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McLean, 30, is currently charged with endangering children, assault and rape. Also charged with endangering children are two women who lived in the home: Hinze, 28; and her sister, Jennifer Ebert, 25. Police say they kept Takoda locked naked in an attic where he was abused emotionally and physically for years and died with numerous bruises and cuts on him.
No one is currently charged with killing Takoda and his cause of death has not been determined. The Montgomery County Prosecutor’s Office is waiting for Dayton police to conclude their investigation before deciding if additional charges should be added.
Mayor, county commission respond
Dayton Mayor Nan Whaley said she trusts Chief Biehl will take the necessary steps to look into what happened.
“First, we are heartbroken about this little boy, and we are going to ask a lot of questions,” Whaley said. “The first question is: did everybody in the system, and I’m talking in the broadest sense, Children Services, police, Dayton Public (Schools), did they do what they are supposed to do? And to find that answer, it’s going to take a little bit of time.”
“If the answer is yes, then the system itself needs to be evaluated. If everybody did what they are supposed to do and this little person fell through the cracks, that’s wrong. The system needs to work for children like him,” Whaley continued. “That is going to require multiple organizations to come together and look at it, and it may involve state change as well.”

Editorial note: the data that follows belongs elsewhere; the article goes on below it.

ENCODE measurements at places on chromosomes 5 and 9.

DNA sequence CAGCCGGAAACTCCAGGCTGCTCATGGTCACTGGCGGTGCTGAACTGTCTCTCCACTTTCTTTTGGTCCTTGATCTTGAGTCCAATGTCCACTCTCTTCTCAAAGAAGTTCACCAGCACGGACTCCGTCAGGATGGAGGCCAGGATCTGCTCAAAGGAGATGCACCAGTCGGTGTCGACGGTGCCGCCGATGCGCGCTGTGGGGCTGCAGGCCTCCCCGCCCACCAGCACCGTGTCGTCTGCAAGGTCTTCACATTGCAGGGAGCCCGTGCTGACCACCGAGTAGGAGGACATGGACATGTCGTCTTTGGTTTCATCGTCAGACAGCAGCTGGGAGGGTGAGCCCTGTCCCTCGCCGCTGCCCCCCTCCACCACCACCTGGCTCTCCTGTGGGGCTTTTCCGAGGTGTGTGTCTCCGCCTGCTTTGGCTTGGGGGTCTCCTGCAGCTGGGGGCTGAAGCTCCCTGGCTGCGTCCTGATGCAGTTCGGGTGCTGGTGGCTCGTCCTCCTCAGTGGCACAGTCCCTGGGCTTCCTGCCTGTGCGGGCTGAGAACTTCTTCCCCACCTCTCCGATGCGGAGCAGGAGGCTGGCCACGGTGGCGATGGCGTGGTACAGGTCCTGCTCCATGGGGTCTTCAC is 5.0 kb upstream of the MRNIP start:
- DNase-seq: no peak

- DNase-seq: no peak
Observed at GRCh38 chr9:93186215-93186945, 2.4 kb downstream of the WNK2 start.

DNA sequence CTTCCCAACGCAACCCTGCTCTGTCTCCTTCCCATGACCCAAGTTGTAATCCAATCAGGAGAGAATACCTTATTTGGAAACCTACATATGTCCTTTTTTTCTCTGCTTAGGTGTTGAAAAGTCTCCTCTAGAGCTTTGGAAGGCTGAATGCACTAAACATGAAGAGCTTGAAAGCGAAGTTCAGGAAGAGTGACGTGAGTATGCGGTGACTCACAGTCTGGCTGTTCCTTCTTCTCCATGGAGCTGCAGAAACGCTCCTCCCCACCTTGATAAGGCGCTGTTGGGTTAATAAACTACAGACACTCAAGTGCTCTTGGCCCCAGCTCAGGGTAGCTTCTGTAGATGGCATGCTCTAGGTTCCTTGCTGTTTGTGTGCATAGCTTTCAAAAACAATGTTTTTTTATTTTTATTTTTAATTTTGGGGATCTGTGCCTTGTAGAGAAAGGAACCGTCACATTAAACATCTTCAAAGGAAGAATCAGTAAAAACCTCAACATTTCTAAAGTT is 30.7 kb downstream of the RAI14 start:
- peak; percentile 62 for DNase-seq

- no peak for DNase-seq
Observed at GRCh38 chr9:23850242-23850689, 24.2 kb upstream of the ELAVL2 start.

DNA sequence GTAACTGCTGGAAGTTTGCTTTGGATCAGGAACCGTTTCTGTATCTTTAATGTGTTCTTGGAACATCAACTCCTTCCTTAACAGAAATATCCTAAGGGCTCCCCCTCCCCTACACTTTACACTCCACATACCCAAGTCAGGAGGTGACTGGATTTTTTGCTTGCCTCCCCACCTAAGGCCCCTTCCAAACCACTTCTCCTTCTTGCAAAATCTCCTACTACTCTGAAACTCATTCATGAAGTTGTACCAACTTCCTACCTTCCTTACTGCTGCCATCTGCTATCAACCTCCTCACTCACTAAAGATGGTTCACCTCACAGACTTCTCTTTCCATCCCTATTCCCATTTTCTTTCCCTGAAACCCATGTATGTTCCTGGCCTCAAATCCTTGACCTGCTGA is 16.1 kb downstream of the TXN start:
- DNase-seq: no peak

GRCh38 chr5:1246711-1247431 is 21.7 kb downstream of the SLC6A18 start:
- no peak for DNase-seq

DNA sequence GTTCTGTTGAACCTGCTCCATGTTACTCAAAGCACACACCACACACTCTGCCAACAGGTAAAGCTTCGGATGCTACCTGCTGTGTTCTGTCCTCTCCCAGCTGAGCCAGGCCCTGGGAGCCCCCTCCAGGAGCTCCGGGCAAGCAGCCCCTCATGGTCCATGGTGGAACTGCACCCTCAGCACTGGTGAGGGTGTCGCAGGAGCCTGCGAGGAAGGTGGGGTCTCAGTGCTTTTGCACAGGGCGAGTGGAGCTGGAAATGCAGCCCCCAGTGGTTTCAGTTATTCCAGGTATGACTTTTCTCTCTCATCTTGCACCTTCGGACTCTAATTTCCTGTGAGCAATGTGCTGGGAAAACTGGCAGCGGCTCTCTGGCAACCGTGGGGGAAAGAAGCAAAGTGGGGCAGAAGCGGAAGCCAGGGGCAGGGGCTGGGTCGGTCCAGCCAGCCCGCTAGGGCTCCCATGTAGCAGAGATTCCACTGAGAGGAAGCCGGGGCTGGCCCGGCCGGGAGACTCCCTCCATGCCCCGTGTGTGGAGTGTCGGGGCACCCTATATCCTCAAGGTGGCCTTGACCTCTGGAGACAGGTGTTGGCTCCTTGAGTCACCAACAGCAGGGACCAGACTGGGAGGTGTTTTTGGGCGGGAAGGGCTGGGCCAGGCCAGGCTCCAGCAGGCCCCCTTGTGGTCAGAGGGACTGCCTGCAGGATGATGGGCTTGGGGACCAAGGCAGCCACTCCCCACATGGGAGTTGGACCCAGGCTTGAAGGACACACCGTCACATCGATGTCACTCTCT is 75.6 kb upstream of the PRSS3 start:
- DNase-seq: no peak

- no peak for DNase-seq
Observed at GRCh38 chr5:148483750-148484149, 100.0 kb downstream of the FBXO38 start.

RELATED: Dayton teachers seek law to protect kids like Takoda Collins
Biehl’s statement Friday said: “Dayton Police Department Homicide Detectives are investigating the tragic death of Takoda Collins and pursuing all evidence, to include prior contacts by our agency and other agencies and organizations, to ensure criminal prosecution of those responsible for Takoda’s death.”
“Once we have a complete understanding of all contacts and if proper procedures were followed during and after those interactions, we will determine if an internal investigation or policy revision is warranted,” he said.
Montgomery County Children Services is overseen by Job and Family Services, which is managed by Montgomery County commissioners. Commission President Judy Dodge declined an interview for this story but issued a statement.
“We are absolutely horrified and saddened by what happened to this young child. County staff will be working alongside law enforcement and the prosecutor’s office as the case progresses,” she wrote.
Child fatality review process
Asked what kind of oversight Montgomery County Children Services is subject to and if they are conducting a review of this case, Montgomery County JFS spokesman Kevin Lavoie said: “This is an ongoing investigation, but Montgomery County always welcomes review and oversight by regulatory agencies. Regarding (Ohio Department of Job and Family Services) processes in review of our cases, we recommend that you reach out to them.”
ODJFS officials said they conduct an on-site review of local Children Service agencies for compliance with state laws every two years. This involves reviewing case files and results in a final report that can include findings that must be corrected. The Dayton Daily News has requested the most recent report under Ohio public records law.
State officials also review every child fatality in Ohio and can follow-up with an administrative review of how the case was handled locally, according to ODJFS spokesman Bret Crow. This review can include looking into how Children Services handled the case — though it does not at this point.
“We will issue a summary report with findings and recommendations,” Crow said.
Rep. Plummer suggested an independent review be handled by the sheriff’s office or the Ohio Attorney General’s Office. He said when he was sheriff and problems would emerge, there would be an independent investigation, people would be held accountable, policies were reviewed and changed if necessary.
“How do we fix the system that didn’t work without an independent review?” he said.